Author Archives: Alice Thomas

The new complaints process – our first year

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When the Lib Dems’ new members’ complaints procedure went live on 1 July 2019, we committed to an independent, fair, member-led process. The Federal Board agreed to review how the system was working at the end of its first year and I’m pleased and proud to say that the first steps in that review has identified some clear positives.

The system is independent. The Federal Board has no role in – or knowledge of – individual complaints. Instead, the Senior Adjudicators’ Team (SAT) leads and advises our volunteers. This team of four specialists, lead by our Lead Adjudicator, Neil Christian, reflects the federal nature of our party and it means there are up to three people from outside the state party of the complaint to provide impartial advice to our volunteers.

It is well-staffed: since our volunteer call last year we’ve trained over 100 volunteers to act as adjudicators, mediators and investigators. That’s well in excess of the 55 volunteers Conference originally agreed we needed, and we are working to train more.

The rules are much more transparent and flexible than they have been in the past. We have spoken to members and party bodies across all the state parties since last July to ensure it works – and to make amendments where it doesn’t. These changes are drafted by the Disciplinary Sub-Group and agreed by Federal Board as needed. The procedure is published on the party website and we welcome input from all members on how we can improve it.

Posted in Party policy and internal matters | Tagged | 23 Comments

The new complaints process goes live on 1st July

It’s a good year to be a Lib Dem: we’ve gained thousands of new members, hundreds of council seats and 15 new MEPs because we are united while the Tories and Labour tear themselves apart from within. No party is immune to mistakes though and that’s why I’m proud to say that – from 1 July* – if a new complaint is made against a Lib Dem member, it will be handled under our new complaints procedure, which is consistent, clear and fit for purpose.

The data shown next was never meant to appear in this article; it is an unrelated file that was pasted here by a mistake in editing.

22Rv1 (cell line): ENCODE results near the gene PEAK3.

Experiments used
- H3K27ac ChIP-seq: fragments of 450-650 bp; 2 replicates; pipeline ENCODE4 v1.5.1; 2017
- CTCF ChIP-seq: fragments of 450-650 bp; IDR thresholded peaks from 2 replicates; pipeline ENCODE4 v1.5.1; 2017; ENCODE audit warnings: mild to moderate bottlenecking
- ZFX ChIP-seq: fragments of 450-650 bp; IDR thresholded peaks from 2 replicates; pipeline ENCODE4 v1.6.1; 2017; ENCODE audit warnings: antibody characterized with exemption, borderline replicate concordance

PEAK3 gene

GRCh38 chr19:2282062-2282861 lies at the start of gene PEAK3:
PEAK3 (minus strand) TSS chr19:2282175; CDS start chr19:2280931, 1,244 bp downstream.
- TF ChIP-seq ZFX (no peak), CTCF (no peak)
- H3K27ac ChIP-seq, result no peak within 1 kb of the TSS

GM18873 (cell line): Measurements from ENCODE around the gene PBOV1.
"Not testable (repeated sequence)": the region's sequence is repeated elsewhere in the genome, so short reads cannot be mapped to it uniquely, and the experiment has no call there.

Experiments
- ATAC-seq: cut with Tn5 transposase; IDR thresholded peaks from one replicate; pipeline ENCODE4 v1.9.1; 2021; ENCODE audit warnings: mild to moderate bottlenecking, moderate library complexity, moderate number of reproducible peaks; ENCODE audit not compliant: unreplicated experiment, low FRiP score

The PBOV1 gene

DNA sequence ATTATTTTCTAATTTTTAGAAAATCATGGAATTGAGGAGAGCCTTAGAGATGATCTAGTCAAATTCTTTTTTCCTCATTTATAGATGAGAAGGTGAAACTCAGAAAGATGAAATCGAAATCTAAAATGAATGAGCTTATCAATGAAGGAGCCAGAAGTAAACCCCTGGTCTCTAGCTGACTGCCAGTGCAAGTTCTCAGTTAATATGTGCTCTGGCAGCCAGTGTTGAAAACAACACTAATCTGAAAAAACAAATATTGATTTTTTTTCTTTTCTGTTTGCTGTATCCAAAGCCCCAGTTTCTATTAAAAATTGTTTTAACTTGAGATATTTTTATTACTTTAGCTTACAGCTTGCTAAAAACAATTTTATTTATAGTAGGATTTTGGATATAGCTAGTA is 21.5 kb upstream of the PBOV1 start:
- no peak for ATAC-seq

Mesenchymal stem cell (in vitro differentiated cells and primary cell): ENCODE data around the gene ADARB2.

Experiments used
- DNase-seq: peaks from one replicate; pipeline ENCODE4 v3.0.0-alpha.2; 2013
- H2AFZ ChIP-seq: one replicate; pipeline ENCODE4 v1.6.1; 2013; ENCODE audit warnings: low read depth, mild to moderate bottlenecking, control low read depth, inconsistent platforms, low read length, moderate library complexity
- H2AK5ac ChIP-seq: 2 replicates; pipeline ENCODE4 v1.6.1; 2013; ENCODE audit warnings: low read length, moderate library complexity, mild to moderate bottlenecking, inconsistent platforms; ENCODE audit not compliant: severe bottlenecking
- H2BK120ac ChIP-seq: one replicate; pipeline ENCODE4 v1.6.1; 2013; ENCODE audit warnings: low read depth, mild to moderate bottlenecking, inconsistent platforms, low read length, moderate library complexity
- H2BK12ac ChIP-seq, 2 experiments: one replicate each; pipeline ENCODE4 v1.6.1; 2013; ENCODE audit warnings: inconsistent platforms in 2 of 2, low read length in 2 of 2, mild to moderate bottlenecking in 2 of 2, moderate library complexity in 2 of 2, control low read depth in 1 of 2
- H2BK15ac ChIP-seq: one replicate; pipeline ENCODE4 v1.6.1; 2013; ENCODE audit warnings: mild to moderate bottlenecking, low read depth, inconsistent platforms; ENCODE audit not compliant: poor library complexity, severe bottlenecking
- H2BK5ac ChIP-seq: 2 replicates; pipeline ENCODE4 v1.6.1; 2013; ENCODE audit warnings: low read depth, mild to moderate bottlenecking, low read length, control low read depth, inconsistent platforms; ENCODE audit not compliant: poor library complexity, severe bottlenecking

Federal Conference voted for this procedure at Brighton in Autumn 2018 and it has since been accepted by each of the state parties in England, Scotland and Wales. It is now time to implement it.

No complaints procedure can work without people to run it. That is why I am proud to say that more than 400 people responded to call for volunteers and we will be ready to hit the ground running. 

From 1 July 2019, complaints should be reported to the Standards Officer at LDHQ who will record the details in the case management system and send it on to the Senior Adjudication Team or “SAT”. The SAT comprises a Senior Adjudicator from each state party and our brilliant Lead Adjudicator, Fred Mackintosh.  The four members of the SAT have many years’ experience in the party and a background in making decisions and dealing with complex problems.

When a case is first raised Fred will randomly assign it to one of at least forty trained and impartial Adjudicators, who will assign any case which is more than frivolous to one of either the formal or informal routes.  At the same time the SAT will decide whether the member complained about should be suspended from membership whilst the complaint is resolved.